III is Eat Skull’s third album, and its first since 2009. Though it features, like the band’s previous efforts, a fair portion of largely unintelligible vocals and muddy-at-best production, it is far easier on the ear than anything they’ve released to date. On III, Portland’s Eat Skull plays nice, tempering the din and dissonance without losing an ounce of their hard-won shitgaze cred.
There is a quality about frontman Ron Enbom’s vocals that just bleeds raw authenticity. Delivering these strange strings of warped and worrisome words, he is a post noise-pop prognosticator, alluding occasionally to apocalyptic horrors while riffing with amicable angst through a rich lexicon of roadside observations. Eat Skull’s sonic and emotional palettes are extensive; they’re those kids, the ones giggling in the corner with the deluxe 120-color box of Crayolas with the built-in sharpener, while all the other kids have to get by with a 12-color box of generics.
Eat Skull doesn’t seem to be at all concerned with the listener, even as they come out of the red and into the relative light with III. This simple disregard seems to be part of what keeps the music sounding pure and real. The other edge of this sword is irritation. The annoyance resulting from the abundance of poorly produced vocals on this album is heightened by the knowledge that what we’re missing is probably well worth hearing. We are allowed by selective clarity to hear enough of the lyrics to want to hear all of them.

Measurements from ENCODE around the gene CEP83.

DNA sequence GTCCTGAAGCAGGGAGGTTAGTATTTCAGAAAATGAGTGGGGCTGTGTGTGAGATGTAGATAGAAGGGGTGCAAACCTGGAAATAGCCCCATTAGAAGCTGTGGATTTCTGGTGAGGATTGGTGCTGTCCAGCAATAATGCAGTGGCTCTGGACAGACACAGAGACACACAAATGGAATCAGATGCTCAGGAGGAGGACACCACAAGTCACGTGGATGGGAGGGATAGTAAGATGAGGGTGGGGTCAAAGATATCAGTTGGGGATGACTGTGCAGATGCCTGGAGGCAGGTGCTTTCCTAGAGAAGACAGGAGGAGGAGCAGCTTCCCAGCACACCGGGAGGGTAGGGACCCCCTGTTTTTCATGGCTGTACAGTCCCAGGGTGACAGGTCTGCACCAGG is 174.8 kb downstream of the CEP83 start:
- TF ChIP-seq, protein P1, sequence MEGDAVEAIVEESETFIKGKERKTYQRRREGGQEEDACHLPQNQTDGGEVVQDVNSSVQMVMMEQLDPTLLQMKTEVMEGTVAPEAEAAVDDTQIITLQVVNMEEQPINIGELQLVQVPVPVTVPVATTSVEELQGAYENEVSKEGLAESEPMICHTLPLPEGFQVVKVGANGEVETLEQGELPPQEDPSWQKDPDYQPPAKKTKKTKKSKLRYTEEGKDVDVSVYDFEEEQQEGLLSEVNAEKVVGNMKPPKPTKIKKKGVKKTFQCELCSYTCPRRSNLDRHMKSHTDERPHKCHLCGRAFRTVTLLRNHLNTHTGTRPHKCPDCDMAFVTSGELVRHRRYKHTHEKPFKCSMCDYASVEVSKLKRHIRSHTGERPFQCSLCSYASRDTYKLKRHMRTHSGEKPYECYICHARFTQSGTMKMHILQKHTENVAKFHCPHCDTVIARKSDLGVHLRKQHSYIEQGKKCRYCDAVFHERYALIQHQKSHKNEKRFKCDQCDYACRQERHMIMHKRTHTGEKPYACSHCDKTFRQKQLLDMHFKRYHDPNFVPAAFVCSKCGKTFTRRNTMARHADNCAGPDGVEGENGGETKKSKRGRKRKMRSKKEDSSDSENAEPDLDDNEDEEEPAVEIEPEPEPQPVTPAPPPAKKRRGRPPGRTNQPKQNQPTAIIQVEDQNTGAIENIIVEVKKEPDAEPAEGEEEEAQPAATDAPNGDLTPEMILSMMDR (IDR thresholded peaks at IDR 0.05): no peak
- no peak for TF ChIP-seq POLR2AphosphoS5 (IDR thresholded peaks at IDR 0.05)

III proves a feral animal, somewhat resistant to categorization as well as description. The band is able to hop quickly from one intricate sonic zone to the next without losing focus or momentum. The surprises and variety of III, though they make for an eclectic listen, do not seem at all like random decisions. Each song on the album seems to carry the same weight, and one gets the sense that completely reordering the tracks would do little to alter the feel or impact of the entirety. In III, shoddy field recordings, dirty blown out guitar fuzz, brooding and gurgling synth drones, and homespun, kitchen-based percussion all serve the totality of the album while simultaneously being consumed by it.
Like much compelling writing, the songs that comprise III don’t always reveal their subjects on first, second or third reading. Some of them never will. But the language itself (in this case both lyrically and musically) is enough to keep the audience absolutely present in this amiably haunted though evidently doomed landscape. The mood bounces from the jovial (driving the car home when the fun is gone) to the grotesque (watching dead horses decompose) to the hilariously macabre (cutting the head off a seagull on the beach after which it starts speaking with considerable and portentous gravity). Though III is a sly creeper of an album that recoils from easy capture, it is well positioned to become this year’s summer-defining jam for the more intellectually inclined consumer.